Raajneeti’s 167 Minutes of Good Intentions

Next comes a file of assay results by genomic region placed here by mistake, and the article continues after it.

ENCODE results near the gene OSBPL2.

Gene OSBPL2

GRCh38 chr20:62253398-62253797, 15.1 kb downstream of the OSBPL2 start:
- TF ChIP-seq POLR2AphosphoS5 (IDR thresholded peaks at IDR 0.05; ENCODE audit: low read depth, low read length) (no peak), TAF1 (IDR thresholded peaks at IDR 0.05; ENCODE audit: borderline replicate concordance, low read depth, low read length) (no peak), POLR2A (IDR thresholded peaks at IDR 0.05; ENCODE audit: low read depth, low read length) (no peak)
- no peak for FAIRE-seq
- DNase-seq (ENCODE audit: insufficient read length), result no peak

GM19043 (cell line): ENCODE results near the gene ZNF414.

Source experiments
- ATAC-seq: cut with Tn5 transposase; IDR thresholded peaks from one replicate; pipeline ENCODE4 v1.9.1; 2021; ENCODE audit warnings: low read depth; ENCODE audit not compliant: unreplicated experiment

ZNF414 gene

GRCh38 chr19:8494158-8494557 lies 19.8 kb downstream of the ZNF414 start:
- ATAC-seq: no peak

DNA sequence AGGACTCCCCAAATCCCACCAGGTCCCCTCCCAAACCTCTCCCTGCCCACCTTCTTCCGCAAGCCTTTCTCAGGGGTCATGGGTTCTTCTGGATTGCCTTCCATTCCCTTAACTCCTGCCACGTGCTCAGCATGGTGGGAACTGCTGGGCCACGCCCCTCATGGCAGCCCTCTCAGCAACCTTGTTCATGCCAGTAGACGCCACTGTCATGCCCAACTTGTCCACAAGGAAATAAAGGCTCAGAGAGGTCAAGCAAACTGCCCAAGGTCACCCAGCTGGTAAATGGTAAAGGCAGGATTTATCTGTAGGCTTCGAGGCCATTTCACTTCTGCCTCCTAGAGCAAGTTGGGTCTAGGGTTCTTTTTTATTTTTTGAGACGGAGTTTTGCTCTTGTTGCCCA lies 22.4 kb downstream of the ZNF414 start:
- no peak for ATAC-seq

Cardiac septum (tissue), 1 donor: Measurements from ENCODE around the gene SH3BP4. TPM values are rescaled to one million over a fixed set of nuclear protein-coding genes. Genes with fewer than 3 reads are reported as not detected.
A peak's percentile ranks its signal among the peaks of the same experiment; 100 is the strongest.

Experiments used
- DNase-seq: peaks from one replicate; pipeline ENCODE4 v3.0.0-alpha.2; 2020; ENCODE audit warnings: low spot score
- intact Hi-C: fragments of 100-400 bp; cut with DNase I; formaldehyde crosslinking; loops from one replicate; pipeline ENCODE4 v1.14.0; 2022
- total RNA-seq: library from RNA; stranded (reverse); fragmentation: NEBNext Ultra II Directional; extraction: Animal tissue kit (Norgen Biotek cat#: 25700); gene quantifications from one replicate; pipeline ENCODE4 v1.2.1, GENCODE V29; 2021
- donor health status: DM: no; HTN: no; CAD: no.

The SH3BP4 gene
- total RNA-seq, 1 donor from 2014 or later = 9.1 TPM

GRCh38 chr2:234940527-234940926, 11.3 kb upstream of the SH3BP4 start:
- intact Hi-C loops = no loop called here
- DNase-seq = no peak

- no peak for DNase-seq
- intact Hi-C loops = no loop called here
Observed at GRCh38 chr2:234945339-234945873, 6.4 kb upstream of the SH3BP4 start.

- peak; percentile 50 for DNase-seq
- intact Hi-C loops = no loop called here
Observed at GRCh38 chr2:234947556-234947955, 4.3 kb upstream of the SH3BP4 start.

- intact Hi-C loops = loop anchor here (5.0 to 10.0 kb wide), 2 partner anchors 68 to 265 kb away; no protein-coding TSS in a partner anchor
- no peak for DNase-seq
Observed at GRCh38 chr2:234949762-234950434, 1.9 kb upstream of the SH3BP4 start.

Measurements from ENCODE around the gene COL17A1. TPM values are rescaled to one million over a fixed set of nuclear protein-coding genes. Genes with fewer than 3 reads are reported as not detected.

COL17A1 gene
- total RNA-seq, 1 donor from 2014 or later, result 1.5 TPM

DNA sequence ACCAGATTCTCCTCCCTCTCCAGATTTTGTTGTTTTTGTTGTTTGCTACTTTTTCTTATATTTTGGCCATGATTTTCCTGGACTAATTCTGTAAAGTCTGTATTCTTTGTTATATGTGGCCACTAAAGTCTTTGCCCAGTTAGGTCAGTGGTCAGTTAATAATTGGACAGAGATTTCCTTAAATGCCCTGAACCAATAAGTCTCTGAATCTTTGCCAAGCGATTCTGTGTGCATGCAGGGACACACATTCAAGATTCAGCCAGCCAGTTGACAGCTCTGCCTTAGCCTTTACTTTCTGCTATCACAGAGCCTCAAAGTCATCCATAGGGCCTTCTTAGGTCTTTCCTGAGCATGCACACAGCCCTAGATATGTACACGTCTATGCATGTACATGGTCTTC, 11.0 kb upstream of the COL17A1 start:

Raajneeti is the story of Samar (Ranbir Kapoor), a nice young man almost done with his dissertation (“The Violent Emotional Subtext of 19th-Century Victorian Poetry”) who comes home for a week for his father’s birthday. Unfortunately, Samar’s family is involved in politics, the party leader has a stroke, and all factional hell breaks loose, at which point brother turns on brother and things start blowing up with great regularity. At 167 minutes of good intentions, Raajneeti has ambition to spare: To prove the obvious (politics corrupt, in India more than elsewhere), Prakash Jha’s film seeks out (and frequently achieves) moral ambiguity. Not a single character (besides the women, of course) is innocent, though the biggest shock is Samar’s brother, Prithviraj (Arjun Rampal), running around with a blood-smeared face like a cut-rate Patrick Bateman. The film’s never dull, but it’s also overwhelmingly loud, with enough explosions for a new Transformers and even the smallest punch turned into a sonic boom capable of destroying the Pyramids. The usual glossy Bollywood sheen dulls the moral impact, as do the frequent plugs for Rupert Murdoch’s Star TV. There’s also something close to a sex scene, no musical numbers, and a final shoot-out in a warehouse; par for the Bollywood course this isn’t, but it doesn’t succeed on its own terms, either.